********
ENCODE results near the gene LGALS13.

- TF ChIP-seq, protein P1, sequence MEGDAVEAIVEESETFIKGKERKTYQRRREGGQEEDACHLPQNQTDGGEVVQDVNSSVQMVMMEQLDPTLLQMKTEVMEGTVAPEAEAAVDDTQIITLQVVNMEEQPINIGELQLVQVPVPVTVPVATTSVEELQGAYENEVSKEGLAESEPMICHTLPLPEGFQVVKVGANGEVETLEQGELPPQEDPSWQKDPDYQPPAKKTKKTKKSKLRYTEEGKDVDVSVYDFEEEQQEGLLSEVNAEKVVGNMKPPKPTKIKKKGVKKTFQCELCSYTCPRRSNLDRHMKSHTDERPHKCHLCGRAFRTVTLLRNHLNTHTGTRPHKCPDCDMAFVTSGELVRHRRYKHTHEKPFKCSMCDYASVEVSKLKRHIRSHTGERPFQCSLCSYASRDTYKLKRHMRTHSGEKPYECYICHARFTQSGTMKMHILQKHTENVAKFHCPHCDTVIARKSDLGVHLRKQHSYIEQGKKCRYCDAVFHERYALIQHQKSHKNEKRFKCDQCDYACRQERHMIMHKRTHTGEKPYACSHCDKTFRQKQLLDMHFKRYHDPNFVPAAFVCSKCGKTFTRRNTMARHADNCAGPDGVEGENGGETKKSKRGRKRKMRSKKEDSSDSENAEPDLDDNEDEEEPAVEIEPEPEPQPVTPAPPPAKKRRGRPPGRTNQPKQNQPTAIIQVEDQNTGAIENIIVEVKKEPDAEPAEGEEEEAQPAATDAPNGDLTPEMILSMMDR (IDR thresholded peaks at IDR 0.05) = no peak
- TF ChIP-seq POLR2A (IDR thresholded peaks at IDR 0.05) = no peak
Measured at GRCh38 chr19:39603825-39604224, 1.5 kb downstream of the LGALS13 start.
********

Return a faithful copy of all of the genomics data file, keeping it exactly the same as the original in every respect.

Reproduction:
ENCODE results near the gene LGALS13.

- TF ChIP-seq, protein P1, sequence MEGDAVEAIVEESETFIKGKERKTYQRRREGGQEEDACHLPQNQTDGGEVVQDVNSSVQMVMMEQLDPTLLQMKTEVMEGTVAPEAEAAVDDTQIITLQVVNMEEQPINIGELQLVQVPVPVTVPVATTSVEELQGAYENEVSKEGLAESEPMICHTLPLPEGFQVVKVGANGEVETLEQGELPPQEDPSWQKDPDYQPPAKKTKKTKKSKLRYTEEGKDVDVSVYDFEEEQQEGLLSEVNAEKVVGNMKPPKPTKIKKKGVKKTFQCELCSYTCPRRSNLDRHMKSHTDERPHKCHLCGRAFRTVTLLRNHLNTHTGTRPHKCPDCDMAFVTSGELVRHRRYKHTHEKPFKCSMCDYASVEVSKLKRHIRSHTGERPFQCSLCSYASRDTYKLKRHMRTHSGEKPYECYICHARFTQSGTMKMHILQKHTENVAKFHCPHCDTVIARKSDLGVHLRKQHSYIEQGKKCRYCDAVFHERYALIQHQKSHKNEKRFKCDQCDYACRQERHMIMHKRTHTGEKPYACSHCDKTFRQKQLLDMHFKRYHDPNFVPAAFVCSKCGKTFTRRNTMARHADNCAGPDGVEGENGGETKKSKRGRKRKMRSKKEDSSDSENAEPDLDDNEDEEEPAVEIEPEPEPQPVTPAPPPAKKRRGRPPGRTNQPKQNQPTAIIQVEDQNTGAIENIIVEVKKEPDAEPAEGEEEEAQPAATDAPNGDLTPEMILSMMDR (IDR thresholded peaks at IDR 0.05) = no peak
- TF ChIP-seq POLR2A (IDR thresholded peaks at IDR 0.05) = no peak
Measured at GRCh38 chr19:39603825-39604224, 1.5 kb downstream of the LGALS13 start.